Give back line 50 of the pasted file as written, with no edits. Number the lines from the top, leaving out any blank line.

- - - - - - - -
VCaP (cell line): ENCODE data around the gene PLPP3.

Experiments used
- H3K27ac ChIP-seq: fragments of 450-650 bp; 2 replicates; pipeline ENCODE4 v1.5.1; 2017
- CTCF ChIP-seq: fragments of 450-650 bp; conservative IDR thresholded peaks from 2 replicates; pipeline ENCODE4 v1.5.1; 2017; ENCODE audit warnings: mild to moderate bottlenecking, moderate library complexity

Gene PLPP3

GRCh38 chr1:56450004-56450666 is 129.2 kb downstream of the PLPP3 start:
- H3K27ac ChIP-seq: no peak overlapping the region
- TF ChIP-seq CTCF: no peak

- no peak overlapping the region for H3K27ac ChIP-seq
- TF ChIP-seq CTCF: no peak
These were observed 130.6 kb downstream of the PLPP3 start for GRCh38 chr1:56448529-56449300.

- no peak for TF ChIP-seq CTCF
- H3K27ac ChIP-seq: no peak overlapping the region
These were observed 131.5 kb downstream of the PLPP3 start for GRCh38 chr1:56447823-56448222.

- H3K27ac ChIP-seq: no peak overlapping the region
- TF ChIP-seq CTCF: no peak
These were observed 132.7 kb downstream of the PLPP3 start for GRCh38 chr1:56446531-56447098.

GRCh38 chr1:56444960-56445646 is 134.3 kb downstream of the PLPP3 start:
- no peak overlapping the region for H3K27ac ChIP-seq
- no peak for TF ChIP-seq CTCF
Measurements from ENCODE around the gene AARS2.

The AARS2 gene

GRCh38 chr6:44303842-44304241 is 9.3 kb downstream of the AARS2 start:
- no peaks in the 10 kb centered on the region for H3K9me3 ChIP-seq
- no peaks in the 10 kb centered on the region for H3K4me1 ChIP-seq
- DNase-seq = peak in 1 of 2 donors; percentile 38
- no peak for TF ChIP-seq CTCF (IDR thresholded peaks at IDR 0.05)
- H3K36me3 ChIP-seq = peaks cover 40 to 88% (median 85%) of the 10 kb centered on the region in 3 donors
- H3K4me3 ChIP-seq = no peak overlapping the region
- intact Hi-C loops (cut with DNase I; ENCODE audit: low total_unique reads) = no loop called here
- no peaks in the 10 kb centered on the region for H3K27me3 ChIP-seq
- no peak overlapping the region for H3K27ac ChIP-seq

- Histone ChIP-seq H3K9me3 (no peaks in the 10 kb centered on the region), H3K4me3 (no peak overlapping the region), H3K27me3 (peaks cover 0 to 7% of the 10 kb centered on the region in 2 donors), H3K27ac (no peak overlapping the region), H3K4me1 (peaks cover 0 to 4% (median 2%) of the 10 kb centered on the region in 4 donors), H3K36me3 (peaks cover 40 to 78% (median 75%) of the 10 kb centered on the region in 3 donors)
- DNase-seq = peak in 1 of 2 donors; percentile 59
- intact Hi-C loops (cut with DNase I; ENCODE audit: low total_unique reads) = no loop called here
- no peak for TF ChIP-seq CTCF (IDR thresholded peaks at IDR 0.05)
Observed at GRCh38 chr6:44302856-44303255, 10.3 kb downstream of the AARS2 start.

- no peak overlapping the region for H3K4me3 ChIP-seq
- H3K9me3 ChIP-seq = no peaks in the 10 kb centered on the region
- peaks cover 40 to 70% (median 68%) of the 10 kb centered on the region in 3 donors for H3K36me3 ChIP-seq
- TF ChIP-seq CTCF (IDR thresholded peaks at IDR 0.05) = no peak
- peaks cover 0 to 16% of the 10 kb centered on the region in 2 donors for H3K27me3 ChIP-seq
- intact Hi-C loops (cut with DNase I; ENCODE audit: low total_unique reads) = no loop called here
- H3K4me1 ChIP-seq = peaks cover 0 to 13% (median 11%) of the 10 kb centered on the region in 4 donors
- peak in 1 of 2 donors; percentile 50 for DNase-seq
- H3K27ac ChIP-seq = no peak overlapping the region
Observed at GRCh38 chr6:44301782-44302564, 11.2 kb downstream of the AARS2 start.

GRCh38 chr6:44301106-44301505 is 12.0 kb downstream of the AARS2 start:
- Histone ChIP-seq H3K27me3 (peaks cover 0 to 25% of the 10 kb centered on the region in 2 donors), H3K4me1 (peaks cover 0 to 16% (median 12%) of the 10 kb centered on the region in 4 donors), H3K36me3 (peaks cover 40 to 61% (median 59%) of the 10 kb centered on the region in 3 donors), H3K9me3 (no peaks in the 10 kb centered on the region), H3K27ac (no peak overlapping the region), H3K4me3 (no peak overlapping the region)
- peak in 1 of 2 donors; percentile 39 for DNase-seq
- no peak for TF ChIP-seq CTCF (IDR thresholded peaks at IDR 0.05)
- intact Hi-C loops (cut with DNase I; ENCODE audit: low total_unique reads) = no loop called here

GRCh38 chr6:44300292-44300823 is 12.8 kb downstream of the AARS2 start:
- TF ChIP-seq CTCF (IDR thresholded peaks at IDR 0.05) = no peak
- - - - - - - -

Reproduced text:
- peak in 1 of 2 donors; percentile 39 for DNase-seq